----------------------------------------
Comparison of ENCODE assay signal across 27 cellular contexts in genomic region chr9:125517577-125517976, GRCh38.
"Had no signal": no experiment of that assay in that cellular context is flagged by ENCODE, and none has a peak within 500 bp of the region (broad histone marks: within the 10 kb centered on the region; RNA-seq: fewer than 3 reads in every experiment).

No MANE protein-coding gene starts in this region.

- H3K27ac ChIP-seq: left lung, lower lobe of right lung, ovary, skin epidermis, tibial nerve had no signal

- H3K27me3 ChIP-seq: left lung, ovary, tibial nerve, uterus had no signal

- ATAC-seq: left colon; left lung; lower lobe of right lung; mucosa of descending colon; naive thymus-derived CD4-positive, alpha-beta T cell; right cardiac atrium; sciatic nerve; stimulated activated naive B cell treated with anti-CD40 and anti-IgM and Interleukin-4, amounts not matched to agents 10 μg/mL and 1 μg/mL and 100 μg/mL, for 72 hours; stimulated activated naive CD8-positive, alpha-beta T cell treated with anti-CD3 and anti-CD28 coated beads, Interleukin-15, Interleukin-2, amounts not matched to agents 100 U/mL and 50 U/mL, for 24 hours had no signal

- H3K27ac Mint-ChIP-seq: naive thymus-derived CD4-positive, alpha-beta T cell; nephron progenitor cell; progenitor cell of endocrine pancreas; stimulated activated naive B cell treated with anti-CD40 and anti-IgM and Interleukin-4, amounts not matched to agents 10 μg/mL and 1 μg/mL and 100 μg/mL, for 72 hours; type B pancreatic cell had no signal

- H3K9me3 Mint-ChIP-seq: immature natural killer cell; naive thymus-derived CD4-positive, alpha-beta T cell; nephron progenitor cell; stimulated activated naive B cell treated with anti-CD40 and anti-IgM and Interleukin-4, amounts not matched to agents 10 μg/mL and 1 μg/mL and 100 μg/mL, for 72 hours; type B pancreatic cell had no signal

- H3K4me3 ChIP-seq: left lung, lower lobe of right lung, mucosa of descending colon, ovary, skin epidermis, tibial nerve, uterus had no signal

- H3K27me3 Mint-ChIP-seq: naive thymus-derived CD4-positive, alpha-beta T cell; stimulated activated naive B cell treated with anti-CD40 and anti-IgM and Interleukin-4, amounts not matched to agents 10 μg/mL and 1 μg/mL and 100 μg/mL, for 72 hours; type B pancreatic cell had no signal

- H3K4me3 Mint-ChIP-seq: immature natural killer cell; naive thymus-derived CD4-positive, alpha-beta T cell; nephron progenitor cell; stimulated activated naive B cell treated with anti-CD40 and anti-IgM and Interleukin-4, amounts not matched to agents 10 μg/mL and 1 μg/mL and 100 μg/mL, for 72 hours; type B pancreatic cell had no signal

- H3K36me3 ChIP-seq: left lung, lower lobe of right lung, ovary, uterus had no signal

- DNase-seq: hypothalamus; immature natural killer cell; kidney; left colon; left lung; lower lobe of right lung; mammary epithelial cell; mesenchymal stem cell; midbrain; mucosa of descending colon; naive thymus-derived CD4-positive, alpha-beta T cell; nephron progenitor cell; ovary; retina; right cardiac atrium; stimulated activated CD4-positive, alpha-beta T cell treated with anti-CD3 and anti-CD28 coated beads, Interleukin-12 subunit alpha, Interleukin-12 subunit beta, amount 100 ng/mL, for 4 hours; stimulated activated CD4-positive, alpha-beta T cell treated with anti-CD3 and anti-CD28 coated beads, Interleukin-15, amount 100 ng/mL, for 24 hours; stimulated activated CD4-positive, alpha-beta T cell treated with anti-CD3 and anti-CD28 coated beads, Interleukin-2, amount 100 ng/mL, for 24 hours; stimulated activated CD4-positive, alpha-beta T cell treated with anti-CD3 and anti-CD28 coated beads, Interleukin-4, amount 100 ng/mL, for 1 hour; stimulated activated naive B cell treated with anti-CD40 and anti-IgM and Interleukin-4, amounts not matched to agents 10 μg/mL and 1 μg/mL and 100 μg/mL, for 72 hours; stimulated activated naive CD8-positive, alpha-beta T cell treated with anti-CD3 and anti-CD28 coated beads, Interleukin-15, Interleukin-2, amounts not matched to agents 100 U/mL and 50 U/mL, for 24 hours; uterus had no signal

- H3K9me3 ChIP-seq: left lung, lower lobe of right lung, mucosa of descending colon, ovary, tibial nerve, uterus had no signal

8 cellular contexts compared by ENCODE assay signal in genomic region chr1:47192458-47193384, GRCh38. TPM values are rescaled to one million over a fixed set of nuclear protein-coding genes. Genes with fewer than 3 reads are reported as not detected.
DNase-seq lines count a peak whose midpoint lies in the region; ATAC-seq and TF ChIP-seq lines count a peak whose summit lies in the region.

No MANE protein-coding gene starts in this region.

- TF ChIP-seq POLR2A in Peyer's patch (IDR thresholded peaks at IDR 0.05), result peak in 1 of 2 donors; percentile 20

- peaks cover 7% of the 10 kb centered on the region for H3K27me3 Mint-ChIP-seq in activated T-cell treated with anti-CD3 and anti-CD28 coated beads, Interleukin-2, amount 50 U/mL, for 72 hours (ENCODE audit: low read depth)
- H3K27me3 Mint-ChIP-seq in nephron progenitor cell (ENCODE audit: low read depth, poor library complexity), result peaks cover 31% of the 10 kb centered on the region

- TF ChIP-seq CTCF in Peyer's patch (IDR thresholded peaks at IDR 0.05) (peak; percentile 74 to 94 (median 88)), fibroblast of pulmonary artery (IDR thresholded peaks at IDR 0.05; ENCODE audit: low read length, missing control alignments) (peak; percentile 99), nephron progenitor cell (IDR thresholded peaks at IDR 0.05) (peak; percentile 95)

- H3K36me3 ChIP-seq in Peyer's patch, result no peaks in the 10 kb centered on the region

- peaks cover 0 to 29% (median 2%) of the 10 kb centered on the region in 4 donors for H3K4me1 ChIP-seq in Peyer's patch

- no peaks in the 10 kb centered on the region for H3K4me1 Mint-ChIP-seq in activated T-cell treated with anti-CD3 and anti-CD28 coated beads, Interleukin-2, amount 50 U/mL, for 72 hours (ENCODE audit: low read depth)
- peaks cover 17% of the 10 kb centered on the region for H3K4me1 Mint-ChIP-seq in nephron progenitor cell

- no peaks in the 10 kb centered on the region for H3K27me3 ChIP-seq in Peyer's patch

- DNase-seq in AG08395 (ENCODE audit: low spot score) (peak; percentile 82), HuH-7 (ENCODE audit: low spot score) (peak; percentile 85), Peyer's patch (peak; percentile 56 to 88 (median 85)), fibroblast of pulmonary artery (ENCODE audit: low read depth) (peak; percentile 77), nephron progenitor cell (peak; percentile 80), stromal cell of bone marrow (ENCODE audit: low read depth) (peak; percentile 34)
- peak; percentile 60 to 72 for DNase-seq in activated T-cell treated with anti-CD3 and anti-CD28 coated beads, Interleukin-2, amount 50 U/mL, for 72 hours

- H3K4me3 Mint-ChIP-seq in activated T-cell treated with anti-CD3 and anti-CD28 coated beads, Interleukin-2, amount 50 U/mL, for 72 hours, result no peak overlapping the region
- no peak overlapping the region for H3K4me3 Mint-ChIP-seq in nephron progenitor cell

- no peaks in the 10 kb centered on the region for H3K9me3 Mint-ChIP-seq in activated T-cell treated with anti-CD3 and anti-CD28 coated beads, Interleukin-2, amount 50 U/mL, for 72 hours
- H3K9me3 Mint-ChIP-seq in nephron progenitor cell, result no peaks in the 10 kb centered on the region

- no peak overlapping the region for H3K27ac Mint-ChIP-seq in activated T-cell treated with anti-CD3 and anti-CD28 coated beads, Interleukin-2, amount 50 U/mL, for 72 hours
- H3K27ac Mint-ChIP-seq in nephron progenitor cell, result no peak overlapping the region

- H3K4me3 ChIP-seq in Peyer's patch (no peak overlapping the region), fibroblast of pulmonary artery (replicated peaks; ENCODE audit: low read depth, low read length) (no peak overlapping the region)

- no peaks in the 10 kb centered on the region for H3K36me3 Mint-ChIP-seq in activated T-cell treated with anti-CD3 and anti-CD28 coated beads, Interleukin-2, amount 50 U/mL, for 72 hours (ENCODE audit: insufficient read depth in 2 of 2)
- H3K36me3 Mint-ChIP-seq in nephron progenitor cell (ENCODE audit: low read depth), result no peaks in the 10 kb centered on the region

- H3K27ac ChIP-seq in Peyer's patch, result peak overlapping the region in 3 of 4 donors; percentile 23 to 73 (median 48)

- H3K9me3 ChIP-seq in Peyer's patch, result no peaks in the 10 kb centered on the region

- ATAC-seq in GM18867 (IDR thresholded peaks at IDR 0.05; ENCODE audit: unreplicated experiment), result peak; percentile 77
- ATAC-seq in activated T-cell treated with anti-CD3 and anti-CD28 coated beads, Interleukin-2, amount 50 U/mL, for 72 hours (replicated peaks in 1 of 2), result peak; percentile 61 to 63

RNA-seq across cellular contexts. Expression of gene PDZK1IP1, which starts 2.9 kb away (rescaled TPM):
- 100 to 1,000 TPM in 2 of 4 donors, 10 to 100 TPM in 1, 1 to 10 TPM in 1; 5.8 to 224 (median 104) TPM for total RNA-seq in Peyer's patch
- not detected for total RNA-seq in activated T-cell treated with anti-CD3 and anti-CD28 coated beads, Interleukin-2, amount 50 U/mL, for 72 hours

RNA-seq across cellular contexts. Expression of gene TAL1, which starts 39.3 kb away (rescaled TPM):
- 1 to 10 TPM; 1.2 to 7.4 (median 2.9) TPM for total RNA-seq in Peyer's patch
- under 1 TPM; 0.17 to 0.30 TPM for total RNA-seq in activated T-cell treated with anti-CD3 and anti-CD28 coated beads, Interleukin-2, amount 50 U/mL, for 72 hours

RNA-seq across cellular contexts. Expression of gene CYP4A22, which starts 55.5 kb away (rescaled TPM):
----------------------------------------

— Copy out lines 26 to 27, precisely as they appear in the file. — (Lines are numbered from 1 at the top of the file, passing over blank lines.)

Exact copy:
- no peaks in the 10 kb centered on the region for H3K27me3 ChIP-seq in Peyer's patch

- DNase-seq in AG08395 (ENCODE audit: low spot score) (peak; percentile 82), HuH-7 (ENCODE audit: low spot score) (peak; percentile 85), Peyer's patch (peak; percentile 56 to 88 (median 85)), fibroblast of pulmonary artery (ENCODE audit: low read depth) (peak; percentile 77), nephron progenitor cell (peak; percentile 80), stromal cell of bone marrow (ENCODE audit: low read depth) (peak; percentile 34)